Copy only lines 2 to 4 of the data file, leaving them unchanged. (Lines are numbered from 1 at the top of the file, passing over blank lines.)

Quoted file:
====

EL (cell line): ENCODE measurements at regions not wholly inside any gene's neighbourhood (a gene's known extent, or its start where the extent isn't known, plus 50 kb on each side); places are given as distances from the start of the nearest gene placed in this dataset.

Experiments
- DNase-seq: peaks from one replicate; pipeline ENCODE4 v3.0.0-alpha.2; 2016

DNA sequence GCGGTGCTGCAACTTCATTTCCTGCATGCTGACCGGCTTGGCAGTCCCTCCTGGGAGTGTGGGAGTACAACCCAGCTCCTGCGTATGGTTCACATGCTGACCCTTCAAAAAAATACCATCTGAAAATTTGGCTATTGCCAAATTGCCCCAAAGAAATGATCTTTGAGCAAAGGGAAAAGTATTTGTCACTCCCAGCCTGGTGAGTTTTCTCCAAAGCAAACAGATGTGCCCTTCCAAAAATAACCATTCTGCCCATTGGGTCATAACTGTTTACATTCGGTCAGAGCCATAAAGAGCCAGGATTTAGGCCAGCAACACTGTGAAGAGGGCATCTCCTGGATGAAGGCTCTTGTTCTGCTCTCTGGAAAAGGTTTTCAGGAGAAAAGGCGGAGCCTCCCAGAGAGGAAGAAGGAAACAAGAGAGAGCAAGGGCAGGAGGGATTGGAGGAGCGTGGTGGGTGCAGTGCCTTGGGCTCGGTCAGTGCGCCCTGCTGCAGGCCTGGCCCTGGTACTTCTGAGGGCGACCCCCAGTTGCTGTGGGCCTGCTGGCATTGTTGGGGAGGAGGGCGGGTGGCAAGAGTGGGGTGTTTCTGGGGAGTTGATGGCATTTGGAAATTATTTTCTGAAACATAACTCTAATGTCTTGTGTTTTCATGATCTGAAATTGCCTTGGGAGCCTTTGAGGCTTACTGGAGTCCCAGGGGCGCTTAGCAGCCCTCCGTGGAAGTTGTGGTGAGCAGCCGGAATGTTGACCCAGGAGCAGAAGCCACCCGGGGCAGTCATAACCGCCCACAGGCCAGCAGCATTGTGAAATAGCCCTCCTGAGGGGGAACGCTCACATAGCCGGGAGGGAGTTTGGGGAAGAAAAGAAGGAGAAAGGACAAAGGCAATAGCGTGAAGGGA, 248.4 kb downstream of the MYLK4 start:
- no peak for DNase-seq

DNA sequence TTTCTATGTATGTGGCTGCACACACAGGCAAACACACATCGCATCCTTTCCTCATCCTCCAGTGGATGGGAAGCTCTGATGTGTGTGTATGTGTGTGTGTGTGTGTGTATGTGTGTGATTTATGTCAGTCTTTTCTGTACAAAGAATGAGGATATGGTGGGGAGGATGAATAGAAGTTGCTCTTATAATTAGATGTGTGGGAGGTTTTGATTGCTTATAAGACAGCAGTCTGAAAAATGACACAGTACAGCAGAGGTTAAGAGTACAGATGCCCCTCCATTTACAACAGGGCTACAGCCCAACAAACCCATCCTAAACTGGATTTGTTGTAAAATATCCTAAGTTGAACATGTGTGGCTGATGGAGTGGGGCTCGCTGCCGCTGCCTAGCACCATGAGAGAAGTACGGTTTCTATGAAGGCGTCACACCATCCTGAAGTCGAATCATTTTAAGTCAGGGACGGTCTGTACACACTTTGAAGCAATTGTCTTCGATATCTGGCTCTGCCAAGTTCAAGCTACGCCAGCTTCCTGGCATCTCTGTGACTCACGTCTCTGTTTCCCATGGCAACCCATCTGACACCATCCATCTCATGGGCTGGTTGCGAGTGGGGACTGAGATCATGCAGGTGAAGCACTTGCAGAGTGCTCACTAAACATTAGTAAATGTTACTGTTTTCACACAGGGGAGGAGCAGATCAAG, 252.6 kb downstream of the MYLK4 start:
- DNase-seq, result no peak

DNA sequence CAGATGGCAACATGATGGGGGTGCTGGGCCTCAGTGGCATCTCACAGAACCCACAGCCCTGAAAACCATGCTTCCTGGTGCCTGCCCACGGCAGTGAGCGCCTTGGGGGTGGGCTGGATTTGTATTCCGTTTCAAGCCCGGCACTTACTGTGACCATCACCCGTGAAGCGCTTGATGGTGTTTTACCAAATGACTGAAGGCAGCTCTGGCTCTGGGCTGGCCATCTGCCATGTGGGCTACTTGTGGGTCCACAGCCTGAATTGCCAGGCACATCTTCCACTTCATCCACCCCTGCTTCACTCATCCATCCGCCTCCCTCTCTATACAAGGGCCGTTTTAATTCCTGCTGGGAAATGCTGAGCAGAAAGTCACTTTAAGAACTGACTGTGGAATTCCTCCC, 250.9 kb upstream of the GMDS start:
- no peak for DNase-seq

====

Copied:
Experiments
- DNase-seq: peaks from one replicate; pipeline ENCODE4 v3.0.0-alpha.2; 2016

DNA sequence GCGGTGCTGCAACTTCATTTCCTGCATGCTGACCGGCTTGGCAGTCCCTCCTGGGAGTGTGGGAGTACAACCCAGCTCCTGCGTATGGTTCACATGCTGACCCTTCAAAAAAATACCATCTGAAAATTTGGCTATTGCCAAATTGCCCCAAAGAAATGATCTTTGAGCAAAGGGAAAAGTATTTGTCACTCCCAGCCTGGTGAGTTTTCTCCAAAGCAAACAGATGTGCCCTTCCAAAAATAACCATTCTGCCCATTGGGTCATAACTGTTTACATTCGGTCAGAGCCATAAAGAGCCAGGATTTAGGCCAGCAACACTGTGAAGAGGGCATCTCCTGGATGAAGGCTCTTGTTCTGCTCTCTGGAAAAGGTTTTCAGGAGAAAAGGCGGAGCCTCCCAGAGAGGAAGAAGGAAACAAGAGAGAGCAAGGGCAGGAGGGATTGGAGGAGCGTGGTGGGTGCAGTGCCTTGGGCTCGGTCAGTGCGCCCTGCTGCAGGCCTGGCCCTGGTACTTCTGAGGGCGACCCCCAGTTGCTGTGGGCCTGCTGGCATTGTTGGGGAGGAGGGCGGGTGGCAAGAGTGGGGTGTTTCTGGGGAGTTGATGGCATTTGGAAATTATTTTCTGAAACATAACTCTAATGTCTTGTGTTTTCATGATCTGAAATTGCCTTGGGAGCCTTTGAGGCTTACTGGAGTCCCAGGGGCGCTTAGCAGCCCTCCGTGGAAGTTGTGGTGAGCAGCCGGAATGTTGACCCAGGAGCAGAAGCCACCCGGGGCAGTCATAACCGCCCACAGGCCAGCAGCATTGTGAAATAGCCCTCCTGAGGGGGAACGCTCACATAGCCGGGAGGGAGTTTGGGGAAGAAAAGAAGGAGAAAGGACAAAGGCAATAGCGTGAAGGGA, 248.4 kb downstream of the MYLK4 start: